U is for Underground
I was going to do L is for London back when the A to Z challenge reached L but then I figured I didn’t have anything for U so I’d do this instead.
I love London. I seem to go every couple of months and that’s gotten much more frequent over the last few years. So far this year I went to London in January (to see Cirque du Soleil) and I went twice in March – for one day to go up The Shard (when we also ended up going on the Cable Car too) and then overnight a few days later to go to the Simon and Schuster blogging event.
There are many reasons why I love London and I can’t list them all. It isn’t a complete love story because I do get very annoyed when I’m there sometimes by lack of dropped kerbs in some places and people everywhere and the like but I enjoy it a lot.
And this probably sounds really weird if you don’t have a physical disability but one of the major reasons why I love it is The Tube (underground). I had never really gone on the Tube until I was 30. And by never really I mean once only. I’d always assumed it wasn’t going to be possible as a wheelchair user.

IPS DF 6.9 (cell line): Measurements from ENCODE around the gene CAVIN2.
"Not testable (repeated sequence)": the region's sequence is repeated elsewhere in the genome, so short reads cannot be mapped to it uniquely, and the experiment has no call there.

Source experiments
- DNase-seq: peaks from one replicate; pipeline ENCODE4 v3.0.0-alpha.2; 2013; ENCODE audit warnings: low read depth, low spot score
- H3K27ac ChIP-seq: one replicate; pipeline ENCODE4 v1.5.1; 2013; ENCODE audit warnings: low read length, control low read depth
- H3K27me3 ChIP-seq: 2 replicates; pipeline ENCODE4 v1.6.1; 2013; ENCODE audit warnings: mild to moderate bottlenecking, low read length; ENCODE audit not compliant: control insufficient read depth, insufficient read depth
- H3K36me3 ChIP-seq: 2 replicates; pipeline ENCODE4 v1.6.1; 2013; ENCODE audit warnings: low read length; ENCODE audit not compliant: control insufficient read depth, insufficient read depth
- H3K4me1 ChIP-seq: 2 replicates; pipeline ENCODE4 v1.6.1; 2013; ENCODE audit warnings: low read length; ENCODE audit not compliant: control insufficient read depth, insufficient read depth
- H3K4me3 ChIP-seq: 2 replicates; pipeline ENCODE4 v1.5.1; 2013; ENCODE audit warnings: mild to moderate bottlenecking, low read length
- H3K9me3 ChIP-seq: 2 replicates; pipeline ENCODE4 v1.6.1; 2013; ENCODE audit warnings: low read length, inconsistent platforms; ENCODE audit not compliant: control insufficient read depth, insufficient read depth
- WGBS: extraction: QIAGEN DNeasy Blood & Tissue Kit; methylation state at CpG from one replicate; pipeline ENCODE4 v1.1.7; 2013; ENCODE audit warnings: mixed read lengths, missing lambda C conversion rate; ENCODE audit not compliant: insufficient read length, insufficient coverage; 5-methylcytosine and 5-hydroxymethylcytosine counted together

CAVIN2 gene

Then came the summer of 2012 and the Olympics and the paralympics and in a very short period of time I went from being scared of the tube to using it with someone with me to using it confidently by myself.
It’s still tricky because huge parts of the network aren’t accessible in some cases those that are don’t work for me (London Paddington I’m looking at you). And it relies on lifts working and on knowledge of things like when I go to Green Park I have to board at the back of the train for level access and when I go to Kings Cross there’s another specific part of the train I have to board because those stations have raised platform humps and if you aren’t in the right part it’s not accessible.
But it’s brilliant and it’s really opened up London to me and given me an independence I didn’t think possible.,
I travel all the time my mainline trains and that works really well too. But for those I have to book assistance in advance. It’s not a problem because I pretty much always know in advance and I’ve gotten to know the guys working at my three most common stations and we’ve gotten a bit friendly over the years and I have a laugh with some of them. But it’s not great at spur of the moment independence.
And even though I’ve been using the tubes for three years now it still slightly blows my mind when I drive my chair onto a train without help and without even having to let someone else know I’m travelling. It’s given me a whole new level of independence and that’s a big part of the reason why I love London.